Quotations are an essential part of narrative writing, but they are vexing to format. Many of the formatting rules concerning quotations depend on the punctuation mark used. Time for a guide!

Quotation marks are punctuation marks used in pairs in various writing systems to set off direct speech, a quotation, or a phrase. The pair consists of an opening quotation mark and a closing quotation mark, which may or may not be the same character.

It depends on if you are using American or British style which quotation marks to use. American style uses double quotes (“) for initial quotations, then single quotes (‘) for quotations within the initial quotation. British style uses single quotes (‘) for initial quotations, then double quotes (“) for quotations within the initial quotation. For example:

American: “To the left and right of these words are what they call ‘quotation marks.’”
British: ‘To the left and right of these words are what they call “quotation marks”.’

Prior to the 1900’s, compositors―people who layout printed material with type―placed periods and commas inside quotation marks to protect the commas and periods from breaking off the end of the sentence. The Fowler brothers, of the famous British style guide, “The King’s English” lobbied to base the rules on logic instead of the mechanics of typesetting, and their new system was adopted in Britain. Americans stuck with the old rules, so we ended up with different styles.

“Quotation marks are punctuation marks
used in pairs in various writing systems
to set off direct speech, a quotation,
or a phrase
.

 

“In both American and British English, all marks other than commas or periods are placed outside the quotation marks, unless they are part of the original quotation.

The easiest punctuation marks to remember this with are semicolons and colons. They never go inside the quotation marks as they never end direct speech. If they would, they would be part of the original quotation and go inside it. Some examples:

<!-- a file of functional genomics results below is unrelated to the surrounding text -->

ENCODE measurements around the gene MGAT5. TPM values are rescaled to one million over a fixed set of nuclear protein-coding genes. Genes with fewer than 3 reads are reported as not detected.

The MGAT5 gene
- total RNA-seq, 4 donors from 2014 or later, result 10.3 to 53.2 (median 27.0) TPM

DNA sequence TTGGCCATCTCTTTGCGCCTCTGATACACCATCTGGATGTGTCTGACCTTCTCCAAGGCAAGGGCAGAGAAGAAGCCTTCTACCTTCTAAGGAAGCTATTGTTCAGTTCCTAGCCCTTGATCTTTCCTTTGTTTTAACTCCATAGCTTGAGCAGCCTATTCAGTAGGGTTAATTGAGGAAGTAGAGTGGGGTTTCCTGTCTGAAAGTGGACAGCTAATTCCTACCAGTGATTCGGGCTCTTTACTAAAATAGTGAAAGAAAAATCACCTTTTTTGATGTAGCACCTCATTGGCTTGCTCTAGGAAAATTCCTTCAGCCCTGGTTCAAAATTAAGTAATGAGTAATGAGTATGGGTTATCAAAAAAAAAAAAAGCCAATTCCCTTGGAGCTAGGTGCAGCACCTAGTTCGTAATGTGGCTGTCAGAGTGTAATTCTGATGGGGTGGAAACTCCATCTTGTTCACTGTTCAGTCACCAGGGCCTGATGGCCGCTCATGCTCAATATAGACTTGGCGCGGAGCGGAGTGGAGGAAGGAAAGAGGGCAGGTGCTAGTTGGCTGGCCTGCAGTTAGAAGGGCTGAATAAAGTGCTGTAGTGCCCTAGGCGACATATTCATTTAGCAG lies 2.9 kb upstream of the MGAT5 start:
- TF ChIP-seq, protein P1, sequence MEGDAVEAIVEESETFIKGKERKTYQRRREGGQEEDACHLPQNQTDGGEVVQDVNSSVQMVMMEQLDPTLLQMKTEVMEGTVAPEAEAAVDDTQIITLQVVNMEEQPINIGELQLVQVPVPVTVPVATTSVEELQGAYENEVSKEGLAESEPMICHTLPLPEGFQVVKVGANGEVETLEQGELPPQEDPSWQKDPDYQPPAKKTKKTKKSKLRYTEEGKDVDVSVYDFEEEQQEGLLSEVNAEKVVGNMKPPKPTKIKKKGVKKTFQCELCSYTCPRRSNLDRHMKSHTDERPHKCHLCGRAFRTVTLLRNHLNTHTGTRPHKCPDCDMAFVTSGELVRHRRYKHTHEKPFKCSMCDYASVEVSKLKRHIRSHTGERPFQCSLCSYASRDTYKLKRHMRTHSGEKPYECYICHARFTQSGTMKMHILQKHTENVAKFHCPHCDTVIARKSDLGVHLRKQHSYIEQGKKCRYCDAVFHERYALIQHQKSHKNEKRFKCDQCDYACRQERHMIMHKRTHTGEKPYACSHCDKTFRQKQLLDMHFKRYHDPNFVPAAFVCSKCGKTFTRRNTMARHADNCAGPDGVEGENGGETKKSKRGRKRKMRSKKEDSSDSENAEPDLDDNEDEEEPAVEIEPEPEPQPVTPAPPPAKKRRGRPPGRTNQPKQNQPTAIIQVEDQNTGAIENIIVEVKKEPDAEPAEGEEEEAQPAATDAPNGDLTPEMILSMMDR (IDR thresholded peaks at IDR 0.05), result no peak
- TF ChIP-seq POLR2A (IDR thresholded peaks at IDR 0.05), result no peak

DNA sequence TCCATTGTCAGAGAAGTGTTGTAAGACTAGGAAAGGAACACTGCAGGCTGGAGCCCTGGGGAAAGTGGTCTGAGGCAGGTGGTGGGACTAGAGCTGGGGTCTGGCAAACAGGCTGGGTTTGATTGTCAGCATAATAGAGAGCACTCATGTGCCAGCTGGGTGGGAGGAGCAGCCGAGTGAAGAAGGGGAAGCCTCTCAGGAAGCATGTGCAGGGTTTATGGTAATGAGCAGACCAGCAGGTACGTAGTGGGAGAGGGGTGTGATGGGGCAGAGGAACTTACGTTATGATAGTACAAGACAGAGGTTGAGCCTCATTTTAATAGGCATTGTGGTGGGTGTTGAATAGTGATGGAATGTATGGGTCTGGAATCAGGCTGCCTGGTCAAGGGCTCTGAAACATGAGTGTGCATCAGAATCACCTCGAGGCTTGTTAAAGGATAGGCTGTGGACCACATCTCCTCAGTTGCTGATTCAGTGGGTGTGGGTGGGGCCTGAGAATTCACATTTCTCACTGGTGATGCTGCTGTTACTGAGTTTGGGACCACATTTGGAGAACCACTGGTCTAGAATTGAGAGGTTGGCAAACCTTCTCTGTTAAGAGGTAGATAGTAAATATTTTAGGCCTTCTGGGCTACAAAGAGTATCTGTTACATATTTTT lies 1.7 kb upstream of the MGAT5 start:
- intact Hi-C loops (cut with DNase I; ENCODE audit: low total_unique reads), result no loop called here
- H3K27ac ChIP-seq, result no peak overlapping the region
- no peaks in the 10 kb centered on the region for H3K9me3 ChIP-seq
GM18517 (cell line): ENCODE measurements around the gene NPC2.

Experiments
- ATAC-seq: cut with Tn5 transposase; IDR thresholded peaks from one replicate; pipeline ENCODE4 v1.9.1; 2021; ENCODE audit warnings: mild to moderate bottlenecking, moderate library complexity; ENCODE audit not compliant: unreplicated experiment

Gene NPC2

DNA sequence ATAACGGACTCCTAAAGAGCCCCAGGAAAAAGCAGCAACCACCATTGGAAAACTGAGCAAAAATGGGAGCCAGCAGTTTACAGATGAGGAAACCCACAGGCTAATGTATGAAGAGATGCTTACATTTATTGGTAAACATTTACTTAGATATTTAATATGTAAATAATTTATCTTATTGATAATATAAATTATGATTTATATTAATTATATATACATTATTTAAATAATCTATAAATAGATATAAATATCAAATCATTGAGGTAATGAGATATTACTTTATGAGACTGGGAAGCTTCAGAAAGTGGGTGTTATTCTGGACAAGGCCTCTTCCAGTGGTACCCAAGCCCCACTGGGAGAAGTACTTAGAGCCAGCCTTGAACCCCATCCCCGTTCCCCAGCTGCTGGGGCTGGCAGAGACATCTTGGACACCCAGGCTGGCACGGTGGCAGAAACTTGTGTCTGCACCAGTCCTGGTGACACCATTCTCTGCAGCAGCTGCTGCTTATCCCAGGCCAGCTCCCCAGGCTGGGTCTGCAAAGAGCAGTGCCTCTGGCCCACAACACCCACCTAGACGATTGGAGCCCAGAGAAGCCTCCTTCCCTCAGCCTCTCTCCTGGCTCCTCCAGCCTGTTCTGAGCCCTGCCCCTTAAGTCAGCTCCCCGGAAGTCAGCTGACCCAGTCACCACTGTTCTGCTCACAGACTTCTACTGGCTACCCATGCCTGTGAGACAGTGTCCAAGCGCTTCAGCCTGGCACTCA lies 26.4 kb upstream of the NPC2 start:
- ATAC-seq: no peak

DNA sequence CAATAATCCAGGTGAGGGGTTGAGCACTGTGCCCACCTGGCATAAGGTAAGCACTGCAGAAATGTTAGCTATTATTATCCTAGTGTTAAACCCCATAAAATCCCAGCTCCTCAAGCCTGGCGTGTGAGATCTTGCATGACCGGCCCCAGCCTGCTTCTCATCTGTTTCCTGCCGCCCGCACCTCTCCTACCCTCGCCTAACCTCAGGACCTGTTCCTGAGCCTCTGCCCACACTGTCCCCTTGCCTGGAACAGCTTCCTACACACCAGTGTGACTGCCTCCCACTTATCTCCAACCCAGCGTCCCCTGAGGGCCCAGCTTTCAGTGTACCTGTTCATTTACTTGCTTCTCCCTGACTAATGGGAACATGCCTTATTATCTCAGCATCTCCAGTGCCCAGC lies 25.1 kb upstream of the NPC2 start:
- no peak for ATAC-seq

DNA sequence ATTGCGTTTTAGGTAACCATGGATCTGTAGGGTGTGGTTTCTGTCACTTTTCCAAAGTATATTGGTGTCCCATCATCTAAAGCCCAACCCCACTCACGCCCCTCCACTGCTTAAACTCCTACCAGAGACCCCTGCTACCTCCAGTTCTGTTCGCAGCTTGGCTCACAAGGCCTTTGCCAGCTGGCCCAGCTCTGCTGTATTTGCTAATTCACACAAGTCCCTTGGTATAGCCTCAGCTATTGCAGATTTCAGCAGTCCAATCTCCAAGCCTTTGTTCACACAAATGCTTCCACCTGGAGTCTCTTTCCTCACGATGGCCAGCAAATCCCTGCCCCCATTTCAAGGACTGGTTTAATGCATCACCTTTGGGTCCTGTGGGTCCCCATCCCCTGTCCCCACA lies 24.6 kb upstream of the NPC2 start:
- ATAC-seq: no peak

Her favorite movie is “Wonder Woman”; she has seen it a million times.

Her favorite line from “Wonder Woman”: “I will fight for those who cannot fight for themselves.”

In that same line, (em) dashes in narrative writing go inside of the quotation marks when the character who is talking is cut off by another character, and outside of them when the character is cut off by the authors.

“What are you—”
“Just stop, okay? For once, just stop!”

“What”—Sarah’s voice broke—“are you doing?”

“In both American and British English,
all marks other than commas or
periods are placed outside the quotation
marks, unless they are part of the original
quotation.

 

Question marks and exclamation points follow the same rule as set out before: outside the quotation marks, unless they are part of the original quotation.

Sarah asked, “What are you doing?”
Sarah shouted, “Don’t do that!”

Have you really never seen “Wonder Woman”?
I can’t believe you never saw “Wonder Woman”!

If the latter is a line of dialogue, it’s quotation mark galore. It depends on the style of writing where the quotation marks go, and which quotation marks to use, as previously indicated:

American: “I can’t believe you’ve never seen ‘Wonder Woman’!”
British: ‘I can’t believe you’ve never seen “Wonder Woman”!’

“It depends on the style of writing where
the quotation marks go, and which
quotation marks to use.

 

Periods and commas are the hardest, because it depends entirely on style. In American English, periods and commas always go inside the quotation marks, but in British English periods and commas can go inside of outside of it. It’s preferred to put them outside of the quotation marks.

American: “Quotation marks confuse me,” Sarah said.
American: I’ve picked up a copy of “Wonder Woman.”

British: ‘Quotation marks confuse me’, Sarah said.
British: I’ve picked up a copy of ‘Wonder Woman’.

“Periods and commas are the hardest,
because it depends entirely on style
.”

 

As you can see, much punctuation grief can be avoided by cutting dialogue tags from your writing—which is the preferred modern method of writing dialogue anyway. If you do end up struggling with punctuation and quotation marks, remember the two main rules:

  • In both American and British English, all marks other than commas or periods are placed outside the quotation marks, unless they are part of the original quotation
  • In American English, periods and commas always go inside the quotation marks, but in British English the preferred style is to put periods and commas outside of the quotation marks.

 

Photo by Marcus dePaula on Unsplash.